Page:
“This one’s about wondering about someone who’s going out with your ex-girlfriend or your ex-boyfriend. it’s kind of soul-destroying.” – Live introduction
In 1991-1992 Pulp seem to have been on a concerted mission to write pop anthems with as wide an appeal and as intense a feel as possible. The strike rate was very high – from the first six or seven new songs introduced, Babies and O.U. are somewhere near perfect, and She’s A Lady and Razzmatazz are great too, only suffering from comparison. Then there were the slight missteps – first Live On, and now The Boss.
These two songs have a great deal in common – both were written in the aftermath of a hit (Countdown and Babies respectively) in an attempt to replicate their success, both received a rapturous reception when performed live, and both wilted and shriveled up under the harsh glare of studio lights. For Live On this resulted in a tortuous business of records and re-records until it was finally abandoned – with The Boss the group seem to have learned something, or at least have been too busy trying to save one lost classic to have had time for a second.
Both songs raise the same question, then; could it be perhaps that there is a certain magic to the muffled, thick sound produced by a PA system, the drive produced by a live audience, the mystery and possibilities of the song heightened and amplified, and that some songs just need these things in order to survive? Or is it just that the poor quality recording and live environment hide the song’s flaws? Truthfully, it’s impossibly to make a call on this, but it at least means that there’s always going to be good stuff out there for those who are willing to dig through bootlegs. The live version, then, is great, but the recorded version sucks, and life generally goes on as normal.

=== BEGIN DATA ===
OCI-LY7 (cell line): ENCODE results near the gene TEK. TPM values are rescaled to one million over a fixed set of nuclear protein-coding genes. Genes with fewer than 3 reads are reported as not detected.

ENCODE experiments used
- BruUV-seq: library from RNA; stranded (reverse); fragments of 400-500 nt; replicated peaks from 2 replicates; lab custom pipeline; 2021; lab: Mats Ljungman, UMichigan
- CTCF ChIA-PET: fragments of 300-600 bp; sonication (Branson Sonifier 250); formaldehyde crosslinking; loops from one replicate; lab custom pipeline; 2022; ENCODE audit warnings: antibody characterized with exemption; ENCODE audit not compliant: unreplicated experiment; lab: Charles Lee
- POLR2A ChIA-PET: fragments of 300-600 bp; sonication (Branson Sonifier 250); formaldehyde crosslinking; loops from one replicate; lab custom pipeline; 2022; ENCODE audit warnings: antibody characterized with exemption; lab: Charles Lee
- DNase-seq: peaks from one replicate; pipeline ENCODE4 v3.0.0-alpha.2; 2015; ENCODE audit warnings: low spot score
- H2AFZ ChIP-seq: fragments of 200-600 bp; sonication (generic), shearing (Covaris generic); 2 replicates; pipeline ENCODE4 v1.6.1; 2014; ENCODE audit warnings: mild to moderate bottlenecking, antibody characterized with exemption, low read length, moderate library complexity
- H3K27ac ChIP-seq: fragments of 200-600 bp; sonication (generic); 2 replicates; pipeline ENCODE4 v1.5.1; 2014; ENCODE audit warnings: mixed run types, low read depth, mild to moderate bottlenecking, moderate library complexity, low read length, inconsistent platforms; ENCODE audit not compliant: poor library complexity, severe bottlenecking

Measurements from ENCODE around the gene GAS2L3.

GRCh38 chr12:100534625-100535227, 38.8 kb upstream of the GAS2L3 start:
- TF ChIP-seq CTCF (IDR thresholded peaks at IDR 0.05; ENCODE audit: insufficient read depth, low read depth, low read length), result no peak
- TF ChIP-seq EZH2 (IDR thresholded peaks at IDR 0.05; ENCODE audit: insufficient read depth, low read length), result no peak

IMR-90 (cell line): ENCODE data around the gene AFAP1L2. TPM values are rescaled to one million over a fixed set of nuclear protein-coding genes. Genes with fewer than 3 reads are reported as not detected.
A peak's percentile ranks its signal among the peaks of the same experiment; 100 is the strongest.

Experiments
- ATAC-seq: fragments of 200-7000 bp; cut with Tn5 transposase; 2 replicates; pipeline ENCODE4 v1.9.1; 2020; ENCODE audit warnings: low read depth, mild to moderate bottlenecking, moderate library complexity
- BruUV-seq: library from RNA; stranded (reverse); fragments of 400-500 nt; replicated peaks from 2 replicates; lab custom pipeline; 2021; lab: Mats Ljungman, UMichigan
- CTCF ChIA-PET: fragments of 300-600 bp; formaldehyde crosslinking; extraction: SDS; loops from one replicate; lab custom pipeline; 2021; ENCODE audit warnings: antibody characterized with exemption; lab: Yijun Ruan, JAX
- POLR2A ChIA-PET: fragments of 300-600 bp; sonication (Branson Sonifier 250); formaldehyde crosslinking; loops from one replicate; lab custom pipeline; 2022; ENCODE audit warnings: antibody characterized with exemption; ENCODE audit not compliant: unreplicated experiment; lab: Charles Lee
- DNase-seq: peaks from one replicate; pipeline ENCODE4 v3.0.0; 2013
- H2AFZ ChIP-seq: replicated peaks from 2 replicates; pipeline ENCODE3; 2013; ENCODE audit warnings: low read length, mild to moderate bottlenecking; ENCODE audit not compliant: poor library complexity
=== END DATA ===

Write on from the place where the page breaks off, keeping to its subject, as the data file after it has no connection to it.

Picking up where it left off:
The Boss is a song of its own, though, not exactly like anything before or since, but containing hints of several other songs from the period – like somebody’s put Don’t You Want Me Anymore, Babies, Pencil Skirt and Pink Glove in a blender and fired the resultant mush out of a fireman’s hose. It’s a jaunty, fast paced, proto-britpop song, named ‘The Boss’ as it reminded the group of Bruce Springsteen. That’s a bit of a stretch, of course, but you sort of can hear the same kind of impassioned, pulsating, driving rhythm that the E-street band sometimes pumped out – the same force that The War Against Drugs have been successfully channeling the last few years.
The rest of the track fights against the name, though – the synths sound like they are straight out of an 80s gameshow theme tune, though the sample was lifted from Jarvis’s trusty BBC Radiophonics Workshop LP, and the power chords sound more like Def Leppard than Bruce. It’s not bad as such, but it’s a little unadventurous compared to other songs from the same time.
Lyrically we’re in slightly overfamiliar territory too. It’s another song about your ex’s new lover, another case of the narrator catching a train out of town – sound concepts, on the whole, but better used elsewhere before and after.
The Boss was one of six songs recorded for an Island demo in 1992. One of the tracks (which we’ll come to very soon) was re-dubbed and released, three were re-recorded later, and the remaining two only saw the light of day with the release of the “Deluxe” version of His ‘n’ Hers in 2006. The group seem to have had very little in the way of affection for the session. In Truth & Beauty Nick Banks said;
“We were just experimenting around that thing of writing ‘up’ songs, songs that people could get into, rather than slow ballads. Full-on, you know, really fast and aggressive. I listened to it a few months ago, dug some tapes out – for fuck’s sake! Couldn’t stand it.”
Though The Boss is regarded as something of a lost classic, i can’t help but sympathize with Nick here. Enough with the anthems, Pulp, let’s hear something different.